The early weeks of pregnancy are fragile—and confusing. Here, the answers to your questions.
Read more »
The cold days are here, the winds are whipping, and the sun seems to be in hibernation. Harsh winter weather can do a number on your skin — not to mention what pregnancy contributes to the equation. Here are tips and tools you need to keep your beautiful glow.
“High winds and low humidity can make for a bad case of winter itch,” says Andrew Kaufman, M.D., a dermatologist and dermatologic surgeon in Thousand Oaks, Calif. Factor in the itchiness that comes from an expanding belly (the fracturing of the skin’s collagen bonds can cause inflammation and, consequently, itching), and you’re dealing with some seriously irritated skin.
Simple Solution: A rich balm or oil, applied three to four times a day. Ask your doctor about prescription itch reducers if an over-the-counter cream doesn’t work within a week or two.
You used to count on the cold weather to give you a break from breakouts, but thanks to your hormones, this winter could be unseasonably oily. And with warm weather ahead, your skin could be in for its slickest season yet.
Simple Solution: While many doctors recommend that you stay away from some of the traditional anti-acne treatments (benzoyl peroxide, salicylic acid), all experts insist that you stay away from vitamin A derivatives (Retin A, Renova, Accutane, Retinols), as this group of ingredients has been linked to birth defects. But alpha hydroxy acids (AHAs), particularly glycolic acids, get the green light from all but the most conservative docs.
“For women whose skin gets greasier during pregnancy — and it’s a flip of the coin which way a woman will go — I find glycolic acids to be a lifesaver,” says David E. Bank, a Mount Kisco, N.Y., dermatologist. Incorporate these naturally derived, exfoliating skin clearers into your daily routine by choosing an AHA-based wash or toner.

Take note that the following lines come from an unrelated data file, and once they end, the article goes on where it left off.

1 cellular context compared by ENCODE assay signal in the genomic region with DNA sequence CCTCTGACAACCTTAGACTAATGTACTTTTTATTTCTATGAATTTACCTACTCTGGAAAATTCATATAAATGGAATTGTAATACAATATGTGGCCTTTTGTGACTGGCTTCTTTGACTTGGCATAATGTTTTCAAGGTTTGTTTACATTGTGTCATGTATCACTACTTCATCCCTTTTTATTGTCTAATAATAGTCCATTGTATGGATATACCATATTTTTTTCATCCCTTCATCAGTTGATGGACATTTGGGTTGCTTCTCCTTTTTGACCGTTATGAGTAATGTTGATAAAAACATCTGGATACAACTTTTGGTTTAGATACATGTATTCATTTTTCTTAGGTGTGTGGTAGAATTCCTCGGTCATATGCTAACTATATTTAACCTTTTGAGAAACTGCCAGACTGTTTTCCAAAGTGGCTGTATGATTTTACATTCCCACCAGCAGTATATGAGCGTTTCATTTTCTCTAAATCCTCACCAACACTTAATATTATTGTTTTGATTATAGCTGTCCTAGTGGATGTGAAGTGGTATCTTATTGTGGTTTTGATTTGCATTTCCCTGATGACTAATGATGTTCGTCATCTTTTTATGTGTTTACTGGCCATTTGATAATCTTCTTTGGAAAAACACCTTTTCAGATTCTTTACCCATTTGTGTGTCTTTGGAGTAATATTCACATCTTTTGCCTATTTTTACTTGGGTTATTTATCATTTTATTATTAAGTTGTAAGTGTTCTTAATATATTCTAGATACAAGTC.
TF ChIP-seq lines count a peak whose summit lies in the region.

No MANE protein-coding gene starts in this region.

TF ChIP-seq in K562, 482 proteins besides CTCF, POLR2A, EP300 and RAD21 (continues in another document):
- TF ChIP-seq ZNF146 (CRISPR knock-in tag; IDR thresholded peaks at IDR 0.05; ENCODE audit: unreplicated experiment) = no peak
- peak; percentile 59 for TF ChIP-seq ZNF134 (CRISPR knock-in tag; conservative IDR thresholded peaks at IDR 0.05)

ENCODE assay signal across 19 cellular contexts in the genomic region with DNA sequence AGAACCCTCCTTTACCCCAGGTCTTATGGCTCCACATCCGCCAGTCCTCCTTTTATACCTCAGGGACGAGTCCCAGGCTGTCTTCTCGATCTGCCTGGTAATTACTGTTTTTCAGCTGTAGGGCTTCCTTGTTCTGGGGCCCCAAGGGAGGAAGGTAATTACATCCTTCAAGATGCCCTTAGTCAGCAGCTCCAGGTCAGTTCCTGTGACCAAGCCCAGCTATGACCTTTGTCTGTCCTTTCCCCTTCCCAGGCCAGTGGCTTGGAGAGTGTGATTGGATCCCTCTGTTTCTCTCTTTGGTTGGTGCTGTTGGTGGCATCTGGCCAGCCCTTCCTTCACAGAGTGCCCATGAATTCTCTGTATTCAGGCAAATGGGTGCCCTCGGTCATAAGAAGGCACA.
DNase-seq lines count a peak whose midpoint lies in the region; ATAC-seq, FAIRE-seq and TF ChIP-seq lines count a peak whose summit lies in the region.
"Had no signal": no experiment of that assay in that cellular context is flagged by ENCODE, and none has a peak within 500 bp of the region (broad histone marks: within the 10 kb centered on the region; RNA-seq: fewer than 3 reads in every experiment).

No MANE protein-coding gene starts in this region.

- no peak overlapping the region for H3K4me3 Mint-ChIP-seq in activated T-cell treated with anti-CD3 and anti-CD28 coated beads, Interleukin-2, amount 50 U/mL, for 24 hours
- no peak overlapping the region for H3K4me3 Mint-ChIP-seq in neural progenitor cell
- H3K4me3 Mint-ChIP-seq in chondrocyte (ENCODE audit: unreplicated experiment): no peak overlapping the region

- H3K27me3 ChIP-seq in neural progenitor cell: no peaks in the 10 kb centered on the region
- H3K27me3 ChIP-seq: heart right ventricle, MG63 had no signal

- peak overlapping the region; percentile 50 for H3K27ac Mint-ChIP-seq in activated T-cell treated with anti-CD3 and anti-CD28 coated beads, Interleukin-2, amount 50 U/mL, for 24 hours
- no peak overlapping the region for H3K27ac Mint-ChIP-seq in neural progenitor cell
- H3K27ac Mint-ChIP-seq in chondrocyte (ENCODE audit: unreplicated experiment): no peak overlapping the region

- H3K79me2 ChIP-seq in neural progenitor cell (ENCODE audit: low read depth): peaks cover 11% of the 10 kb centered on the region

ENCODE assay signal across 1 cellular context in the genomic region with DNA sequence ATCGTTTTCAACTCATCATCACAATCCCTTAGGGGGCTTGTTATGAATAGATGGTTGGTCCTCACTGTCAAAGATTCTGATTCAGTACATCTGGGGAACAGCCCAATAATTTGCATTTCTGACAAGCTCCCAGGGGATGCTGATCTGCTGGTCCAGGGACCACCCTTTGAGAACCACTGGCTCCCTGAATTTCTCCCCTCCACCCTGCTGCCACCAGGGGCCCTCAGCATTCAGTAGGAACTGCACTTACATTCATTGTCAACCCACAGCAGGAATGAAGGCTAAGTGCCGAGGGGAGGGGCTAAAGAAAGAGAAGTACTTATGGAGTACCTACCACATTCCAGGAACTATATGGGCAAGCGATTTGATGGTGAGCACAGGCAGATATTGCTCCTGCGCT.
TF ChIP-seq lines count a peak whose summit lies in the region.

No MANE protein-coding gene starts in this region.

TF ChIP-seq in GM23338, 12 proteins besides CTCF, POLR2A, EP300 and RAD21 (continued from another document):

Never have your feet taken such a beating. They’re most likely tired, swollen beyond recognition and — with winter’s skin-parching air — none too soft.
Simple Solution: While we’re awfully impressed if you can still reach your feet, this is the time to have someone else tend to your tootsies. Get daddy-to-be (or a good friend) to work a revitalizing lotion into your legs and feet. Or give yourself the gift of a professional pedicure. But keep these advisories in mind: If the nail technician incorporates reflexology into the service, make sure she knows which areas of the feet to avoid, says Peggy Wynne Borgman, director of Preston Wynne Spa in Saratoga, Calif., and a spa.com advisory board member; stimulating certain pressure points has been reputed to induce labor. Also be aware that some essential oils may cause low blood pressure during pregnancy, so check with your doctor before incorporating any of them into foot or other treatments.